“Broadsheet has always been about curation. About creating a platform to celebrate what we love about the city.” We’re sitting at a window table in The Broadsheet Restaurant, chatting with Broadsheet’s founder and publisher, Nick Shelton, discussing the natural progression from The Broadsheet Cafe in 2011 and The Broadsheet Bar the following year, to a new endeavor that represents the best of Melbourne dining in one place.
The idea was to capture what is happening in Melbourne right now, from cafe favourites for breakfast and lunch through to sophisticated but casual dinners, with a dedicated bar you’d be happy to sit at until late into the evening. Open until August 2 and with a menu comprised of favourite dishes and drinks from 20 of Melbourne’s best cafes, bars and restaurants, every effort has been made to ensure this is a pop-up that feels anything but. Run by a team you may recognise from some of your favourite haunts, The Broadsheet Restaurant is helmed by Jamie McBride, owner of Barry and, until its recent sale, Touchwood.
The space is designed to be a flexible, and used how you want. Day time is cafe fare. Coffee by Small Batch is served from the central island bar, the room feels open and winter sun filters through north-facing windows along Gertrude street. As the day progresses, lights dim and the space becomes a sophisticated yet casual restaurant, with plenty of bar stools for those who simply wish to drop in for a drink. On that front, there are plenty of options. Between winning the World Class Australian Bartender of the Year competition and opening [Boilermaker House], Jack Sotti found time to craft a a list of cocktails available for $10. If you’re looking for the classics, the bar serves Negronis, Old Fashioneds, Martinis and Mahattans from The Everleigh Bottling Co. Stella Artois is on tap, and there’s a small list of local craft beers.
Half the space is dedicated to the bar, including a large heated courtyard, which will doubtless be the scene of some big Friday and Saturday nights. Diners waiting on a table share a glass of something interesting from Sally Humble’s tight wine list, mixing with those dropping by for a cocktail or a beer.
The menu is focused, and comes from restaurants best described as casual yet sophisticated. Think Estelle, Huxtable, Coda and Tonka. Bringing together so many collaborators in such a short amount of time was never going to be easy, but as Shelton says, The Broadsheet Restaurant ultimately exists because of those involved. “The trick is that we haven’t tried to do this ourselves,” says Shelton. “We know we can’t do it better than anyone else out there. It’s not us saying, ‘we can run a restaurant.’ We’ve collaborated with the best people.”
“I suppose you could liken it to writing a cookbook,” says Huxtable chef and owner, Daniel Wilson, who contributed red-wine-braised beef short rib with parsnip puree and persillade, and a sweet-corn macaroni cheese with smoked mozzarella and chipotle. “You’re basically giving someone else permission to cook your recipes, but I guess with a kitchen team versus a home cook, they’ve got more experience and are more likely to reproduce something as close as possible to the original.”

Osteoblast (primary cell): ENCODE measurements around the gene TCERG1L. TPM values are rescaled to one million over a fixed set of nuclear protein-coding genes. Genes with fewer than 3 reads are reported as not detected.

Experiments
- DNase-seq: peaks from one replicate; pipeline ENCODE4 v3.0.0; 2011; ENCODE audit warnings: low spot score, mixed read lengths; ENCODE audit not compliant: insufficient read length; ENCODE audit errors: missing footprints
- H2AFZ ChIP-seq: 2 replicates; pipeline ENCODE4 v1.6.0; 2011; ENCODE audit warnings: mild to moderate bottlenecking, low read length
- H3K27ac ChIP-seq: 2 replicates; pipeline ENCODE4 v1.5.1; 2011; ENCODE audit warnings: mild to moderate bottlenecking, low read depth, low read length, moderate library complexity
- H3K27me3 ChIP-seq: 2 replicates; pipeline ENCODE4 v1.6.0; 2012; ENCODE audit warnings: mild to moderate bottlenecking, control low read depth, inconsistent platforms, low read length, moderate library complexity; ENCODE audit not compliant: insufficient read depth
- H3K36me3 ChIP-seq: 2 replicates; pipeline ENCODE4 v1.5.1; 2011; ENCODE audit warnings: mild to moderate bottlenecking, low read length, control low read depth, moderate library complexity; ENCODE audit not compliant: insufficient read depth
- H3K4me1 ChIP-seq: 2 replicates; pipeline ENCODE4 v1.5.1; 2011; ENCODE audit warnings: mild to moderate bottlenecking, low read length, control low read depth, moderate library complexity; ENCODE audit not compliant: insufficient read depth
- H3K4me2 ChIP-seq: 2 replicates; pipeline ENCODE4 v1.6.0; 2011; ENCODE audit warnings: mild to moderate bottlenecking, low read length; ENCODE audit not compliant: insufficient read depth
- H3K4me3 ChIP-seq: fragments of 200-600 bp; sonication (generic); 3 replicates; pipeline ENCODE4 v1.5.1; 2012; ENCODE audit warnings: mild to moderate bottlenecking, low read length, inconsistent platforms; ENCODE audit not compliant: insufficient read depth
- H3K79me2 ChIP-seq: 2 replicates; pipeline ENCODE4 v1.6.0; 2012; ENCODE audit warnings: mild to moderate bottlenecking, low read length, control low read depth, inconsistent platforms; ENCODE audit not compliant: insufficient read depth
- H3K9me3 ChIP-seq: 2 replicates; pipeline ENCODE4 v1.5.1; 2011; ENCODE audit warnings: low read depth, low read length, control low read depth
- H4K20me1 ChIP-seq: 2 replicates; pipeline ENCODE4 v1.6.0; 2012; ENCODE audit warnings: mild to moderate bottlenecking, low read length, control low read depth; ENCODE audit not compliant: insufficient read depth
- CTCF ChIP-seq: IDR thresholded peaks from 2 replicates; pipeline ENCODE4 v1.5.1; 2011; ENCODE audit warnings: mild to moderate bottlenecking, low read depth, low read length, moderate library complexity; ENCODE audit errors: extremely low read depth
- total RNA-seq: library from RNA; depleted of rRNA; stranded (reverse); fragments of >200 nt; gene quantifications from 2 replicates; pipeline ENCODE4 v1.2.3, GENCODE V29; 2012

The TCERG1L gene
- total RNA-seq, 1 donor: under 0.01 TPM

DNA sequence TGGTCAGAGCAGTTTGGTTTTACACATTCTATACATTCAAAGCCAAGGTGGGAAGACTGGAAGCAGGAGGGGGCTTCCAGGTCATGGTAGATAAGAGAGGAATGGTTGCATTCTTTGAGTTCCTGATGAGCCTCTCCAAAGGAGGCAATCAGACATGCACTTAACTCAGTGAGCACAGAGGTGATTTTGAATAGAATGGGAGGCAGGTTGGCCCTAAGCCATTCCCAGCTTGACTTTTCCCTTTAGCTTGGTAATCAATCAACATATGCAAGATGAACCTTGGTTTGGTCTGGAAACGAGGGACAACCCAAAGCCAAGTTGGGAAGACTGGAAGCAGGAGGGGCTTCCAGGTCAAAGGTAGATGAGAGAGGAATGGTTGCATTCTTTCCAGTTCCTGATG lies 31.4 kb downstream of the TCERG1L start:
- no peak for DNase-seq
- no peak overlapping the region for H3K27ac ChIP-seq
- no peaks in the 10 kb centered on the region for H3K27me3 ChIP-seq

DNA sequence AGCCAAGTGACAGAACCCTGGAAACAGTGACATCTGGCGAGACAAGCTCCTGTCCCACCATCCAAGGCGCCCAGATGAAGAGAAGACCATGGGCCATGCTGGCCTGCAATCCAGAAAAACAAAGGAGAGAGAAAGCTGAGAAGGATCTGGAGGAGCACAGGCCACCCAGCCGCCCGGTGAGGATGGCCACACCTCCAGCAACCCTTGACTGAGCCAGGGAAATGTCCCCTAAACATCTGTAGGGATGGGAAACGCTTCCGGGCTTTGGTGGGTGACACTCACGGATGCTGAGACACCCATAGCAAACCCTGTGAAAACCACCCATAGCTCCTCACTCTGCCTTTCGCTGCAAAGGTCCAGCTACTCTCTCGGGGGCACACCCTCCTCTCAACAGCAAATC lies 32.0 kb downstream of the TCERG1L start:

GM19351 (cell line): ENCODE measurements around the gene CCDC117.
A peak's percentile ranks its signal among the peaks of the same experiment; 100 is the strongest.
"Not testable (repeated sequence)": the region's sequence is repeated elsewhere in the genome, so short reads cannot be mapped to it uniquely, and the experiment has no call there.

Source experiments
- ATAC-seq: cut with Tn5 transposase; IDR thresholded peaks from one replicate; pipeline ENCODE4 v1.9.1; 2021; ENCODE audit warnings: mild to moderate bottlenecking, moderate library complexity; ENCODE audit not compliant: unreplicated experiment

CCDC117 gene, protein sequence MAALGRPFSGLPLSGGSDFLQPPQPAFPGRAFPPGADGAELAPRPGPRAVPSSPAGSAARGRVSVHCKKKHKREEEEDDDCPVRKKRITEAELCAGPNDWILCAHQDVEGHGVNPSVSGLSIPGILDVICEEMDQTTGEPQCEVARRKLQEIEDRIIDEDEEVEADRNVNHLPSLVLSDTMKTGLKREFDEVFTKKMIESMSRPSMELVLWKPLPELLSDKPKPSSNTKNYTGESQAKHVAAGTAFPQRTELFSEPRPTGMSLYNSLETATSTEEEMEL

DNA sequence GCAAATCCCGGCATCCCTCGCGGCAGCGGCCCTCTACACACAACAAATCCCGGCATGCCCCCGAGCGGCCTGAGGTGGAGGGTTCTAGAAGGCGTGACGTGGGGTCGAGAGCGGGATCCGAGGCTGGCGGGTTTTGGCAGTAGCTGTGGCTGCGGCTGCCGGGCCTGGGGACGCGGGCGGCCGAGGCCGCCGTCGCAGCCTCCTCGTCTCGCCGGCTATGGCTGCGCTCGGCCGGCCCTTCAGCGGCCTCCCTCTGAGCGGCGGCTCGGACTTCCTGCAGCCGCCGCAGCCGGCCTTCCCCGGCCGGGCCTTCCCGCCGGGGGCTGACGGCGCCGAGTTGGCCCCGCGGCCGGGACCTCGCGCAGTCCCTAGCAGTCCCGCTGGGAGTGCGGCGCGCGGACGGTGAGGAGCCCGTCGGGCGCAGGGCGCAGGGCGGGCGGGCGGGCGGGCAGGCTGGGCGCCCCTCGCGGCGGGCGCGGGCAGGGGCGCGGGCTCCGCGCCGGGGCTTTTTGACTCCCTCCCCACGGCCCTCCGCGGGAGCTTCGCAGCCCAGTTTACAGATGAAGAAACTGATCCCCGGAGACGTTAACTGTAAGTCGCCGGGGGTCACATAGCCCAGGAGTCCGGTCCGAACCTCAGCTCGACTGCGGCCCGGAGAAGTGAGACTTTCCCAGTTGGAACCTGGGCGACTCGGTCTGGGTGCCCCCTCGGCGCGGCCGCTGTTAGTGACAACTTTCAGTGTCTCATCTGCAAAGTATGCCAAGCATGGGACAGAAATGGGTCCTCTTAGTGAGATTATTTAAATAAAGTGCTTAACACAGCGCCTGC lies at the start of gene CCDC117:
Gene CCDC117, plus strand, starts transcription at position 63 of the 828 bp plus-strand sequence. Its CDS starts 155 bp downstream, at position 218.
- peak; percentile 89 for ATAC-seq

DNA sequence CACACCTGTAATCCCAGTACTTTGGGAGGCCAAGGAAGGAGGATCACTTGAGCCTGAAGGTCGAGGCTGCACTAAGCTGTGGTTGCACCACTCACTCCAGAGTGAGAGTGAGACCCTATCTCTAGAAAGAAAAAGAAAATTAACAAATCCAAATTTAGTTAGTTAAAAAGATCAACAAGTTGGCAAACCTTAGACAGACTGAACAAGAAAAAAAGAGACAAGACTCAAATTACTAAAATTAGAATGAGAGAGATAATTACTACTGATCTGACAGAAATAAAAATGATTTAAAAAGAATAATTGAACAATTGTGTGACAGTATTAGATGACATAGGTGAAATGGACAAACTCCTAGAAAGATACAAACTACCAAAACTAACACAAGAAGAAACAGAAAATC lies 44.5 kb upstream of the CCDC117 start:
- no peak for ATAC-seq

Georgina Damm from Damm Fine Food, with her Head Chef Glen Davies, have put together the kitchen crew, headed during the day by Adele Stevens (Newmarket Hotel and The Big Group). In the evening, Kylie McAllister (ex Masterchef and Vue de Monde) and Scott Denning, an old friend of Wilson’s who came highly recommended by Scott Pickett (Estelle Bistro and Saint Crispin), run the show. With a history cooking with Davies and Damm before, Huxtable’s Wilson knows his dishes are in safe hands. “They really made time for each chef to go down there and go through the process properly,” he says. The opportunity to take over the Gertrude Street space came up only a few months ago. By the time the team had gone through the design and development process, there were 10 days to turn an empty shell into a 150-seat restaurant. “One of the main references was a beautiful up-market restaurant in a 100-year old building in London. But this was a pop-up in a temporary building. It’s good to shoot for the best, but we had to look at what was relevant and achievable for a pop-up. You have to think about the lifecycle,” says Therefore Studio’s Alex Lake, who collaborated on the space with The Company You Keep. The solution was to use simple materials that don’t require a lot of finishing, and thoughtful use of lighting and proportion to create warmth.
“We all kept pushing each other on how good this could be. We didn’t want plywood or milk crates; we didn’t want it to look cheap,” says Shelton. “This is a pop-up that looks like a full-blown restaurant, and I think that together we’ve raised the bar for what the pop-up can be.”
The Broadsheet Restaurant is open until August 2, 2015. In 2016, it’s Sydney’s turn.
The Broadsheet Restaurant
Mon & Tue 7am–4pm
Wed to Sun 7am–1am